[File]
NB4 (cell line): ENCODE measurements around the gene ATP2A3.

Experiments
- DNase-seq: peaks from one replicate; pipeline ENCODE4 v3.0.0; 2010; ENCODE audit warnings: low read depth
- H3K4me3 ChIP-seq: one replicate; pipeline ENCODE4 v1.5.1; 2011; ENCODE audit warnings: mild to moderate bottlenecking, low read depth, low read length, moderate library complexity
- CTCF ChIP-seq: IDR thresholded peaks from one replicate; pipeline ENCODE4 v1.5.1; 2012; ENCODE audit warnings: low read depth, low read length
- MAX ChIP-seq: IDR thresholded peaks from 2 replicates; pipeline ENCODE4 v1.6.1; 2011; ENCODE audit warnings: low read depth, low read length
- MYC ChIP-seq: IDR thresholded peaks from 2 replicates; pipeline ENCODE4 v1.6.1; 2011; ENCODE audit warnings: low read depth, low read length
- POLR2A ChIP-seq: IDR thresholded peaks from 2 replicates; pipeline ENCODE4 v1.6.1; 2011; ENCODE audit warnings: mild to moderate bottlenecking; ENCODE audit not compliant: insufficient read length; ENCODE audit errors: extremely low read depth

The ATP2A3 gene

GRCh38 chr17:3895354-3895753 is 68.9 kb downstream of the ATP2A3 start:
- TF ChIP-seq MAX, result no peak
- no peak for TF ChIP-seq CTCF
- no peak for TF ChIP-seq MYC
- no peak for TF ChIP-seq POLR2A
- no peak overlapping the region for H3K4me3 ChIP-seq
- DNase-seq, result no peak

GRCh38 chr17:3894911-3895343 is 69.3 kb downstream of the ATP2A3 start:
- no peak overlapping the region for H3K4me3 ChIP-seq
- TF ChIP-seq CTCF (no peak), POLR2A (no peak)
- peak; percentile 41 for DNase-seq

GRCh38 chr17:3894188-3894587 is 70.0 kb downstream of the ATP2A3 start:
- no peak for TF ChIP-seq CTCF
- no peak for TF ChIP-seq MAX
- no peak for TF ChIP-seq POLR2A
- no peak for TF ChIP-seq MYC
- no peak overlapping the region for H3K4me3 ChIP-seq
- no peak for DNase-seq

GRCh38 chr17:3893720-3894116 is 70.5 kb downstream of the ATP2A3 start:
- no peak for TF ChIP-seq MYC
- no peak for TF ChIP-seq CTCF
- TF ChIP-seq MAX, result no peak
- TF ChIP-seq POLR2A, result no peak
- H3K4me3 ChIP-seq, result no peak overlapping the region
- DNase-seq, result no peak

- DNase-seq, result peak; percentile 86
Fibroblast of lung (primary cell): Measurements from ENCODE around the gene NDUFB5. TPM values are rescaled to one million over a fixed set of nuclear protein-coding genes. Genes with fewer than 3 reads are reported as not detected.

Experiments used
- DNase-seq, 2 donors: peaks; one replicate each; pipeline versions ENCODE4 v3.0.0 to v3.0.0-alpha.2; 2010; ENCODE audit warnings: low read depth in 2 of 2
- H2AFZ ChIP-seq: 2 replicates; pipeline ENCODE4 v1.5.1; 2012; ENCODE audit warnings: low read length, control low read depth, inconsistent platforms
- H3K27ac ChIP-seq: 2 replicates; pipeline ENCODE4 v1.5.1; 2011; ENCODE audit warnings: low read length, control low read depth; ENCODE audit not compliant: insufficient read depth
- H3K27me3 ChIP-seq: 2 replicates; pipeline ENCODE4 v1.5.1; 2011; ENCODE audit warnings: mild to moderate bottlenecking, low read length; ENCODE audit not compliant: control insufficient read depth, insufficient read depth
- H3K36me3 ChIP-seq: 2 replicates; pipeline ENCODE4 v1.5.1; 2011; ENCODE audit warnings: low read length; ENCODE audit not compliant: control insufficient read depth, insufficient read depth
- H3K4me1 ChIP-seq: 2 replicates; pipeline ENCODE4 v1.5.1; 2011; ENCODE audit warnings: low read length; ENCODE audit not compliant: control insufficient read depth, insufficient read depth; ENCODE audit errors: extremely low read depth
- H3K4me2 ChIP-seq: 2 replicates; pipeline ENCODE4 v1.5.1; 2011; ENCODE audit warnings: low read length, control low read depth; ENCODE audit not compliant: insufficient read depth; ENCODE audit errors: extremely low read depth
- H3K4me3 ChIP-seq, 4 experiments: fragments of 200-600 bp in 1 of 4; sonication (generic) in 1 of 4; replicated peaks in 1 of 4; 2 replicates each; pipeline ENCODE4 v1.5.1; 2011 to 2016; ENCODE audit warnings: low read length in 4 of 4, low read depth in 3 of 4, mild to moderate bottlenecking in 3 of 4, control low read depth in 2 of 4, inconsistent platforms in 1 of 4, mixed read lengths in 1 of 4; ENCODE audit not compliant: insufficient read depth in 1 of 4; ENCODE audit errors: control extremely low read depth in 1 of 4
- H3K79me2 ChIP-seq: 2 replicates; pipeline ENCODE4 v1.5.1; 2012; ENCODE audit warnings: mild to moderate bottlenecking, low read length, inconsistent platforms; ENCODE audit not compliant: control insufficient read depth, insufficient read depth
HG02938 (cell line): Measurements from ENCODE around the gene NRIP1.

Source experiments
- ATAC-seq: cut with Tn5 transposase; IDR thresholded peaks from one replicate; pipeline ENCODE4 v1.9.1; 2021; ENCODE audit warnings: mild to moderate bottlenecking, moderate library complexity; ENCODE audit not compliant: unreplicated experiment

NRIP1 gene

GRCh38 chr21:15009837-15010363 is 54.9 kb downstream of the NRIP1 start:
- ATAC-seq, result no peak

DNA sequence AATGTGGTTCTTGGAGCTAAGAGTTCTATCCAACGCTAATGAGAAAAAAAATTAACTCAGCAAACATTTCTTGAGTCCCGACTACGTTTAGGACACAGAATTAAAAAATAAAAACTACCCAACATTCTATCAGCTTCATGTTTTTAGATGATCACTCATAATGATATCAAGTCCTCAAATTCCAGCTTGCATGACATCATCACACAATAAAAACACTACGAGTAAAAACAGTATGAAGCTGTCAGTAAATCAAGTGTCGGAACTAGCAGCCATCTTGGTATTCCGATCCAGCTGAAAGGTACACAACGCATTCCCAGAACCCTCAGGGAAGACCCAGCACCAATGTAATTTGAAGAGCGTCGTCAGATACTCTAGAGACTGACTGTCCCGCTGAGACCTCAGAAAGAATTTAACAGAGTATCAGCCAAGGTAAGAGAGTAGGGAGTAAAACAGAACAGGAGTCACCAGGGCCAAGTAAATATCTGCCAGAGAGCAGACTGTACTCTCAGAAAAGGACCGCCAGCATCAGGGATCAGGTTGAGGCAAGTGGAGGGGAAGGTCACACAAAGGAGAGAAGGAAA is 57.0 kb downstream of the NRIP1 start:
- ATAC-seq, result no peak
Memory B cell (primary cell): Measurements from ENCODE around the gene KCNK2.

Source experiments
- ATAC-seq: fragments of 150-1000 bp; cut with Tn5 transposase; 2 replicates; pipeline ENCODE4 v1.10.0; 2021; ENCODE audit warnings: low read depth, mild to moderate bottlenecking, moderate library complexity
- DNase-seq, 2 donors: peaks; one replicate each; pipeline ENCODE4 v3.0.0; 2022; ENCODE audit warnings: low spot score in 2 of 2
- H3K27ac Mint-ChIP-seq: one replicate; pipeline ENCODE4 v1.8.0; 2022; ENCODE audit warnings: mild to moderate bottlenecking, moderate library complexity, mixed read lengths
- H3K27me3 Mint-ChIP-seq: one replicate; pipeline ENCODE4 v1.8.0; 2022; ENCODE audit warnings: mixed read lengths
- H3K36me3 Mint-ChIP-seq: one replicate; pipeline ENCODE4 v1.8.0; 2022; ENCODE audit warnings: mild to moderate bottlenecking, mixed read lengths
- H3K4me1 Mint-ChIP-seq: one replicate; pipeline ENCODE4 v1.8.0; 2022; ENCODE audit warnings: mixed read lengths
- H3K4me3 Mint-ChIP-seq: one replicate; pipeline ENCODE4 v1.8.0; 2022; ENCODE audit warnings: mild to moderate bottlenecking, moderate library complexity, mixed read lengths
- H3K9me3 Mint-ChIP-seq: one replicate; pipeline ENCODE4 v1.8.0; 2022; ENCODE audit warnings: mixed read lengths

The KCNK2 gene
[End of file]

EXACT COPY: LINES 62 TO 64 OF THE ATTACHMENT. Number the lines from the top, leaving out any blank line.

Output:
- H3K4me1 Mint-ChIP-seq: one replicate; pipeline ENCODE4 v1.8.0; 2022; ENCODE audit warnings: mixed read lengths
- H3K4me3 Mint-ChIP-seq: one replicate; pipeline ENCODE4 v1.8.0; 2022; ENCODE audit warnings: mild to moderate bottlenecking, moderate library complexity, mixed read lengths
- H3K9me3 Mint-ChIP-seq: one replicate; pipeline ENCODE4 v1.8.0; 2022; ENCODE audit warnings: mixed read lengths